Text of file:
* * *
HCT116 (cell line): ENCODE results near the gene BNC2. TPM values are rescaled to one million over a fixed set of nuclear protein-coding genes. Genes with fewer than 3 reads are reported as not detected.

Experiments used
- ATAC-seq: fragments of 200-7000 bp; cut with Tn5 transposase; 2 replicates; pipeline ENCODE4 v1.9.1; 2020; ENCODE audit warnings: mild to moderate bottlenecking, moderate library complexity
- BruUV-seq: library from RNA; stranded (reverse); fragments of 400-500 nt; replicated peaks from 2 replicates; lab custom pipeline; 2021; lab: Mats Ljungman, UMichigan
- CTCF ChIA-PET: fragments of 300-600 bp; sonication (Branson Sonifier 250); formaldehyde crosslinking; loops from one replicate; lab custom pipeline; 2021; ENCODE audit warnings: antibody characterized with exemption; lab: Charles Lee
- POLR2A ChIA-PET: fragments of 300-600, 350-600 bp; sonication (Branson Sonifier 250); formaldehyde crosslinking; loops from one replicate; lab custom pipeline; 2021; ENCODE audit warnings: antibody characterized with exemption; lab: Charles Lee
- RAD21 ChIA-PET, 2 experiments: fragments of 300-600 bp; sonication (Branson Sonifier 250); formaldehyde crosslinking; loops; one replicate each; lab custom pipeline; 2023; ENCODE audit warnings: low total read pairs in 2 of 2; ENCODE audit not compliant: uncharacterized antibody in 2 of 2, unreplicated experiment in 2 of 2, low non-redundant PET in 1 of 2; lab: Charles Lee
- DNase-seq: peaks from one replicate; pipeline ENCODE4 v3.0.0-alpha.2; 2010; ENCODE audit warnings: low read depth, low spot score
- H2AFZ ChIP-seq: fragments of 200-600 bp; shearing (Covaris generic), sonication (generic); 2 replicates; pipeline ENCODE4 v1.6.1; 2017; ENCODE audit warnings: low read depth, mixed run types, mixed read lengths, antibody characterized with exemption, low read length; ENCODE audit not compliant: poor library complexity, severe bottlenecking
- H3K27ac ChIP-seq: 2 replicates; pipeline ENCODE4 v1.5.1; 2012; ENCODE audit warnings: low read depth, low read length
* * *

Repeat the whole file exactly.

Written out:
HCT116 (cell line): ENCODE results near the gene BNC2. TPM values are rescaled to one million over a fixed set of nuclear protein-coding genes. Genes with fewer than 3 reads are reported as not detected.

Experiments used
- ATAC-seq: fragments of 200-7000 bp; cut with Tn5 transposase; 2 replicates; pipeline ENCODE4 v1.9.1; 2020; ENCODE audit warnings: mild to moderate bottlenecking, moderate library complexity
- BruUV-seq: library from RNA; stranded (reverse); fragments of 400-500 nt; replicated peaks from 2 replicates; lab custom pipeline; 2021; lab: Mats Ljungman, UMichigan
- CTCF ChIA-PET: fragments of 300-600 bp; sonication (Branson Sonifier 250); formaldehyde crosslinking; loops from one replicate; lab custom pipeline; 2021; ENCODE audit warnings: antibody characterized with exemption; lab: Charles Lee
- POLR2A ChIA-PET: fragments of 300-600, 350-600 bp; sonication (Branson Sonifier 250); formaldehyde crosslinking; loops from one replicate; lab custom pipeline; 2021; ENCODE audit warnings: antibody characterized with exemption; lab: Charles Lee
- RAD21 ChIA-PET, 2 experiments: fragments of 300-600 bp; sonication (Branson Sonifier 250); formaldehyde crosslinking; loops; one replicate each; lab custom pipeline; 2023; ENCODE audit warnings: low total read pairs in 2 of 2; ENCODE audit not compliant: uncharacterized antibody in 2 of 2, unreplicated experiment in 2 of 2, low non-redundant PET in 1 of 2; lab: Charles Lee
- DNase-seq: peaks from one replicate; pipeline ENCODE4 v3.0.0-alpha.2; 2010; ENCODE audit warnings: low read depth, low spot score
- H2AFZ ChIP-seq: fragments of 200-600 bp; shearing (Covaris generic), sonication (generic); 2 replicates; pipeline ENCODE4 v1.6.1; 2017; ENCODE audit warnings: low read depth, mixed run types, mixed read lengths, antibody characterized with exemption, low read length; ENCODE audit not compliant: poor library complexity, severe bottlenecking
- H3K27ac ChIP-seq: 2 replicates; pipeline ENCODE4 v1.5.1; 2012; ENCODE audit warnings: low read depth, low read length